Cbd for sickle cell disease

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Researchers assessed participants’ pain levels throughout the treatment period and found that the effectiveness of cannabis appeared to increase over time. As the five-day study period progressed, subjects reported that pain interfered less and less with activities, including walking and sleeping, and there was a statistically significant drop in how much pain affected their mood. Although pain levels were generally lower in patients given cannabis than in those given the placebo, the difference was not statistically significant.

Twenty-three patients with sickle cell disease-related pain completed the trial, inhaling vaporized cannabis or a vaporized placebo during two five-day inpatient sessions that were separated by at least 30 days. This allowed them to act as their own control group.

Opioids are currently the primary treatment for the chronic and acute pain caused by sickle cell disease. But the rise in opioid-associated deaths has prompted physicians to prescribe them less frequently, leaving sickle cell patients with fewer options.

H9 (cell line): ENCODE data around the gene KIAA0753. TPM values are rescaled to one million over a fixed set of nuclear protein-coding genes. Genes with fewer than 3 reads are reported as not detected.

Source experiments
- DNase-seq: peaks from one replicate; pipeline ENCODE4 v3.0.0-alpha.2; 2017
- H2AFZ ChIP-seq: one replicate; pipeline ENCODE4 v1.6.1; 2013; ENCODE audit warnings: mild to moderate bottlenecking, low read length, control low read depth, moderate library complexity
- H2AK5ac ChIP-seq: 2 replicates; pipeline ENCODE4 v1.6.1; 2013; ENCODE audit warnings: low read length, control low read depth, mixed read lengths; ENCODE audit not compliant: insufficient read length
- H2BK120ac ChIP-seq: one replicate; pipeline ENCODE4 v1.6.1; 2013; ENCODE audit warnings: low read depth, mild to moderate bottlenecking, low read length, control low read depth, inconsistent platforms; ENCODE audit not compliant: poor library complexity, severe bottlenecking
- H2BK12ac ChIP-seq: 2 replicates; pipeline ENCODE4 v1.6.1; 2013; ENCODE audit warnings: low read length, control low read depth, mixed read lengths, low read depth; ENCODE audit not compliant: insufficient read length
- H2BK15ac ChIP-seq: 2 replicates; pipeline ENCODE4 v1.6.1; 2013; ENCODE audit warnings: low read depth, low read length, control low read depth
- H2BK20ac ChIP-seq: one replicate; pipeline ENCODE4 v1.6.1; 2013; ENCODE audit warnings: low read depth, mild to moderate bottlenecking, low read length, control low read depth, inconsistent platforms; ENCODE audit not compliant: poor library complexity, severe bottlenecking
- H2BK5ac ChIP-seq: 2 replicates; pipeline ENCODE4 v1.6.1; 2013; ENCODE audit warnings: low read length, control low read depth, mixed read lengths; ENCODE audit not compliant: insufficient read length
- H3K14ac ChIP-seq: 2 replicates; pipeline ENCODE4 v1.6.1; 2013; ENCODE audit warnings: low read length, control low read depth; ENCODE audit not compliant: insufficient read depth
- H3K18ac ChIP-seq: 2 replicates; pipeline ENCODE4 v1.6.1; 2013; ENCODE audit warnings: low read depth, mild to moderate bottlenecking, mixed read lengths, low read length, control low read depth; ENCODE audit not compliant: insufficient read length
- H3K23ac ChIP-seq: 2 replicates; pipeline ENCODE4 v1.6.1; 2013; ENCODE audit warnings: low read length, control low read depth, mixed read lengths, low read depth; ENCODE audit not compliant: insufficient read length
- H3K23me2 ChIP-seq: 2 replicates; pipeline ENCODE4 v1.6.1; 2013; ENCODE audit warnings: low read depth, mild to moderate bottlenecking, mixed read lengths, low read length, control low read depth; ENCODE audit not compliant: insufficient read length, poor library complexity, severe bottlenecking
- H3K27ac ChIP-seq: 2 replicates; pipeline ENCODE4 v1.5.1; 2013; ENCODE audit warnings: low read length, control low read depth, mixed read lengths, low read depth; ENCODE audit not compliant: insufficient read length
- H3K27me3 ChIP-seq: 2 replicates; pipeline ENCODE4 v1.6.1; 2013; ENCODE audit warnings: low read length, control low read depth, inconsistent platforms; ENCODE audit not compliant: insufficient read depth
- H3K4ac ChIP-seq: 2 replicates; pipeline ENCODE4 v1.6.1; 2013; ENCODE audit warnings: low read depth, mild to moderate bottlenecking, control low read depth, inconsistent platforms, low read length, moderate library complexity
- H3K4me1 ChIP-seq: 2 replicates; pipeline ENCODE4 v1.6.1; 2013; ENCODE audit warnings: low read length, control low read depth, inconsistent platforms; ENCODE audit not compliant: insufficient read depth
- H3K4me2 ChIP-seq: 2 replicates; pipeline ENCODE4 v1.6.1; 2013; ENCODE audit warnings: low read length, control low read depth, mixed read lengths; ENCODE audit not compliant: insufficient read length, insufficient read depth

Clinical trial co-led by UCI professor is first of its kind to use gold-standard methods

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Irvine, Calif., July 17, 2020 – Cannabis appears to be a safe and potentially effective treatment for the chronic pain that afflicts people with sickle cell disease, according to a new clinical trial co-led by University of California, Irvine researcher Kalpna Gupta and Dr. Donald Abrams of UC San Francisco. The findings appear in JAMA Network Open.

The double-blind, placebo-controlled, randomized trial was the first to employ such gold-standard methods to assess cannabis’s potential for pain alleviation in people with sickle cell disease. The cannabis used in the trial was obtained from the National Institute on Drug Abuse – part of the National Institutes of Health – and contained equal parts of THC and CBD.

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“Pain causes many people to turn to cannabis and is, in fact, the top reason that people cite for seeking cannabis from dispensaries,” Gupta said. “We don’t know if all forms of cannabis products will have a similar effect on chronic pain. Vaporized cannabis, which we employed, may be safer than other forms because lower amounts reach the body’s circulation. This trial opens the door for testing different forms of medical cannabis to treat chronic pain.”

The study was funded by an Excellence in Hemoglobinopathies Research Award from the NIH’s National Heart, Lung and Blood Institute (grant UO1HL117664).